Steal a glimpse into the private patios and courtyards of Old Town, Lesser Town, Stromovka, Old Podskalí, and the Petrské náměstí districts of Prague, one hundred years ago before thatched cottages and blooming pear trees succumbed to war and the inevitable modernization.
This is the world of artist Jan Honsa, whose cycle of more than 200 extraordinarily beautiful line drawings capture Prague as it was in the early 20th century—showing many of the vanished or substantially reconstructed corners of the Czech capital.
Sixty of those works are on view throughout May for the first time in history at Prague’s Vratislav Palace, a Baroque palace with terraced gardens in Malá Strana.
Honsa, a Czech painter and graphic artist, was born in 1876. He studied at the Academy of Arts in Prague and spent time in France, where he devoted himself to landscape painting.
But from 1914 to 1917 the peasant son of farmers from Běstovice captured Prague with extraordinary precision and splendor.
The exhibit lets visitors peek into the courtyards of the Pachtův Palace before it became a luxury hotel, the back yards of ancient homes in Prague Castle’s Nový Svět quarter, or see a rare view of Petřín, encompassing Lobkowicz Palace and the rooftops of Lesser Town, painted from the vantage point of a Malá Strana window.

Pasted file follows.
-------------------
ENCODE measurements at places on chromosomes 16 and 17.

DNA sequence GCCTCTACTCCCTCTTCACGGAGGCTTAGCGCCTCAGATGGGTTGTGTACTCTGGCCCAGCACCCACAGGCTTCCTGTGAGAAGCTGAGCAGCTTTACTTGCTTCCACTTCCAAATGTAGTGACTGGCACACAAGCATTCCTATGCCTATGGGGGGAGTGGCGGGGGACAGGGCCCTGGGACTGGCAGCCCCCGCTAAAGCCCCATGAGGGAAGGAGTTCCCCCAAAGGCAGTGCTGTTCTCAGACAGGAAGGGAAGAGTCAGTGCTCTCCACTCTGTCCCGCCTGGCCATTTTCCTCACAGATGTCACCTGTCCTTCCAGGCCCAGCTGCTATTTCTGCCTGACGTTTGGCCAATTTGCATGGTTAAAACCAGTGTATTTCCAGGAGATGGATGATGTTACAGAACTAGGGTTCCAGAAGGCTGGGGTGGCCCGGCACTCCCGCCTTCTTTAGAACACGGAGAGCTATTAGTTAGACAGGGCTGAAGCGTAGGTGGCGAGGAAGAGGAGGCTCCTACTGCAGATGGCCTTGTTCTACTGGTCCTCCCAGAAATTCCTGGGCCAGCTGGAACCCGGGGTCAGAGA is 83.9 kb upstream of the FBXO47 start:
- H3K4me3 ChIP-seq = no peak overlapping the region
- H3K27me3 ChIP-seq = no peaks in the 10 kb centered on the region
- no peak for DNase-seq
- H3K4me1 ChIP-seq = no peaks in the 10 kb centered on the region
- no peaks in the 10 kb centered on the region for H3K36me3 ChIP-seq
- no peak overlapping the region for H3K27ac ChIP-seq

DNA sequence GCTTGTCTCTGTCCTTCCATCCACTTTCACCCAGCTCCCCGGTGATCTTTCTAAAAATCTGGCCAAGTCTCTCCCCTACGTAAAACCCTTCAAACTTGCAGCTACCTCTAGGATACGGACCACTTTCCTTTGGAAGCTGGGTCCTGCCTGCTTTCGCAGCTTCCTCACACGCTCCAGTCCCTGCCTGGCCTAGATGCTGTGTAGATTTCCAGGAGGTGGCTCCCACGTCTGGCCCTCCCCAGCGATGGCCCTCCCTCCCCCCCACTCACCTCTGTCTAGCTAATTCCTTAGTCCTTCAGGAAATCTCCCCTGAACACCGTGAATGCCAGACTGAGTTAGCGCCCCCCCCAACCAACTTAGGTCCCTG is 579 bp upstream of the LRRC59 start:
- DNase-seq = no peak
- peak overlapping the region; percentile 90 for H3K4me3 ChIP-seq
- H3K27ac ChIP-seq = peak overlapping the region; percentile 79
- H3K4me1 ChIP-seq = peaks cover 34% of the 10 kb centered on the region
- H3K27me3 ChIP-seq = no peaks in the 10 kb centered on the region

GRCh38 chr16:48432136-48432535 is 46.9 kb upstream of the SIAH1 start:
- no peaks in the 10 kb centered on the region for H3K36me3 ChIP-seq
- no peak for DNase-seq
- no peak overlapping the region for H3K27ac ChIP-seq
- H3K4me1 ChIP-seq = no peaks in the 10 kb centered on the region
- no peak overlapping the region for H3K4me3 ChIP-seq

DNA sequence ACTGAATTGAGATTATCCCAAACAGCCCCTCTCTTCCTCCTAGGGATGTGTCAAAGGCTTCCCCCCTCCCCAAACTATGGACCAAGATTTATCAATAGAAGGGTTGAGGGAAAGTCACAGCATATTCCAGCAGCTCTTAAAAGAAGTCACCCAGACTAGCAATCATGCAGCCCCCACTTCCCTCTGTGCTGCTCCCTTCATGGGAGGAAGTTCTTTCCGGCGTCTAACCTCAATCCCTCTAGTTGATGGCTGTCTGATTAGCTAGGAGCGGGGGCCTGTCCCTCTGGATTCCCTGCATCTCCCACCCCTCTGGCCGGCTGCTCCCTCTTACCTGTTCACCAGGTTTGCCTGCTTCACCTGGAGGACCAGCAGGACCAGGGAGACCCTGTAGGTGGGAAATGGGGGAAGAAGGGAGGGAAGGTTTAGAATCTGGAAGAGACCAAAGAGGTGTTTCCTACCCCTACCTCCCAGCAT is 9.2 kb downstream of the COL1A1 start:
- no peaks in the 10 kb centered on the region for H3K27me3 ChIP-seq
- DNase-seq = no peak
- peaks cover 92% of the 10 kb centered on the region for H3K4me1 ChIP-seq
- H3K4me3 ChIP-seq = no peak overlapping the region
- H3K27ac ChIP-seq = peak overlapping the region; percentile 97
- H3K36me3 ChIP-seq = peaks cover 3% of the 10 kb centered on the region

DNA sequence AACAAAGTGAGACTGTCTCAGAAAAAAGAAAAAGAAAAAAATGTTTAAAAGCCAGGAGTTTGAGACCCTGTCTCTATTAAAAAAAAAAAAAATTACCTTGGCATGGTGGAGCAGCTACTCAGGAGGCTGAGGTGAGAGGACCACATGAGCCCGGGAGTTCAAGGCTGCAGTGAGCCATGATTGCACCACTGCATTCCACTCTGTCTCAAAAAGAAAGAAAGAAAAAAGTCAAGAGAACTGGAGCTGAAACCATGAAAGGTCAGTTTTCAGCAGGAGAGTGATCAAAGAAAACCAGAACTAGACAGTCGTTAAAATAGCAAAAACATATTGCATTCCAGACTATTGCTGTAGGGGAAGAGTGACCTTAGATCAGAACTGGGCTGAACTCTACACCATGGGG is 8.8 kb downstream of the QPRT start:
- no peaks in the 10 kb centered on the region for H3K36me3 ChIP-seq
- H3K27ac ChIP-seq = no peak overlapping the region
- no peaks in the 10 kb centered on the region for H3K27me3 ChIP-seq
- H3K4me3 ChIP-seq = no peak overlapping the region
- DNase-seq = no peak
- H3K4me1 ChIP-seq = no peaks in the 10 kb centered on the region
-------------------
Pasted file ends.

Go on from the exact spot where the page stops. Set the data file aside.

Numerous drawings also feature the heavily touristed streets of Old Town including Karlova, Melantrichova, and Liliova as you have never seen them before, completely devoid of crowds and souvenir blight.
The artist, who died in 1937, is best known for the unusual mix of European Impressionism and rural Czech Art Nouveau he brought to his paintings.
118 00 Praha 1–Malá Strana
Exhibit ends May 31 and is on daily execpt Monday from 11:00-19:00.
Entry is 50 Kč.